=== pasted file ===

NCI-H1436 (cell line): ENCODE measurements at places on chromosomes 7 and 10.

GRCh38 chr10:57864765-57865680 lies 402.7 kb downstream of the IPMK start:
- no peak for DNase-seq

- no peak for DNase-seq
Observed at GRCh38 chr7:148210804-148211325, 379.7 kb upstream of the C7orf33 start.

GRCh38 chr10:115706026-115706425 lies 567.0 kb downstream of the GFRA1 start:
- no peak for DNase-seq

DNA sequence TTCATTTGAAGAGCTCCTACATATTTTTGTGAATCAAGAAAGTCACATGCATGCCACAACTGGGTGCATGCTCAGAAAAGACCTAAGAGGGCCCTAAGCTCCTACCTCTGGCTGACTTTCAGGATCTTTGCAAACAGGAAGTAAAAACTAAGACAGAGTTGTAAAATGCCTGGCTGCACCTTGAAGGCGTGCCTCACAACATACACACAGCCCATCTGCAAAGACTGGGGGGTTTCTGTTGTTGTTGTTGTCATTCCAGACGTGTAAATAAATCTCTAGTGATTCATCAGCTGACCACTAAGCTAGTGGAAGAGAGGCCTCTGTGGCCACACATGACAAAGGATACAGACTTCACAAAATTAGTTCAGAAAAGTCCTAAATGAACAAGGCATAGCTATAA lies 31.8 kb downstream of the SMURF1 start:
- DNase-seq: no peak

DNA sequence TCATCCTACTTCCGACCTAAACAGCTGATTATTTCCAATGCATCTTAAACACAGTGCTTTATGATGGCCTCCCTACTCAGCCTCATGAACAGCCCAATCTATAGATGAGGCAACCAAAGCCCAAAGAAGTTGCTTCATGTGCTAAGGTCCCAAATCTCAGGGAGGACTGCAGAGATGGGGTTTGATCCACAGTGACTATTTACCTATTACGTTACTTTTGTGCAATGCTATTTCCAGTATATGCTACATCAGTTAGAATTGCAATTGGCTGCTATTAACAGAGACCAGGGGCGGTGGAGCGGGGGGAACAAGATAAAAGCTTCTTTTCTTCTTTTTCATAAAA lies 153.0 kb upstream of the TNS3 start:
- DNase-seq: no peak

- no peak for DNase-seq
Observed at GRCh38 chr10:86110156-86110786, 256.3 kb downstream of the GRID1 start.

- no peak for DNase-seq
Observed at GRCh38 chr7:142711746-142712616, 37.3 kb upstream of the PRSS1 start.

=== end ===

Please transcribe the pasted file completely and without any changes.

NCI-H1436 (cell line): ENCODE measurements at places on chromosomes 7 and 10.

GRCh38 chr10:57864765-57865680 lies 402.7 kb downstream of the IPMK start:
- no peak for DNase-seq

- no peak for DNase-seq
Observed at GRCh38 chr7:148210804-148211325, 379.7 kb upstream of the C7orf33 start.

GRCh38 chr10:115706026-115706425 lies 567.0 kb downstream of the GFRA1 start:
- no peak for DNase-seq

DNA sequence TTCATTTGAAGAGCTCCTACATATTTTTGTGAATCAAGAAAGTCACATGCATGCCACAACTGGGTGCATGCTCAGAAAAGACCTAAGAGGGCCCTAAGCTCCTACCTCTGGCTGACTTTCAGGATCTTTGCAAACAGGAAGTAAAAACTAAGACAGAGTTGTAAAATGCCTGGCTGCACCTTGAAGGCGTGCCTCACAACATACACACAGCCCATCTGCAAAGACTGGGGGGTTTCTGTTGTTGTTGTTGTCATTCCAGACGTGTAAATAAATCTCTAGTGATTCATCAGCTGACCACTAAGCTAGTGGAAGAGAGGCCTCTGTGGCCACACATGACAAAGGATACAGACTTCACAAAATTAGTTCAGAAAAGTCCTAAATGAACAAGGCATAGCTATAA lies 31.8 kb downstream of the SMURF1 start:
- DNase-seq: no peak

DNA sequence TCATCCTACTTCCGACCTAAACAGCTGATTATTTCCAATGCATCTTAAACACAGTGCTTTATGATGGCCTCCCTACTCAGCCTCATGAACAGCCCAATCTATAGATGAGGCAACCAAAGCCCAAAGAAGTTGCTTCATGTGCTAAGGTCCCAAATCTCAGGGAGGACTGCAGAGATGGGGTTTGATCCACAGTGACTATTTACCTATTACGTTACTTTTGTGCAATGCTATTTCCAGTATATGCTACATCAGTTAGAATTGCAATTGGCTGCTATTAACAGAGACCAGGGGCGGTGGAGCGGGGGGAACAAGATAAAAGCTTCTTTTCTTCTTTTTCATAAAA lies 153.0 kb upstream of the TNS3 start:
- DNase-seq: no peak

- no peak for DNase-seq
Observed at GRCh38 chr10:86110156-86110786, 256.3 kb downstream of the GRID1 start.

- no peak for DNase-seq
Observed at GRCh38 chr7:142711746-142712616, 37.3 kb upstream of the PRSS1 start.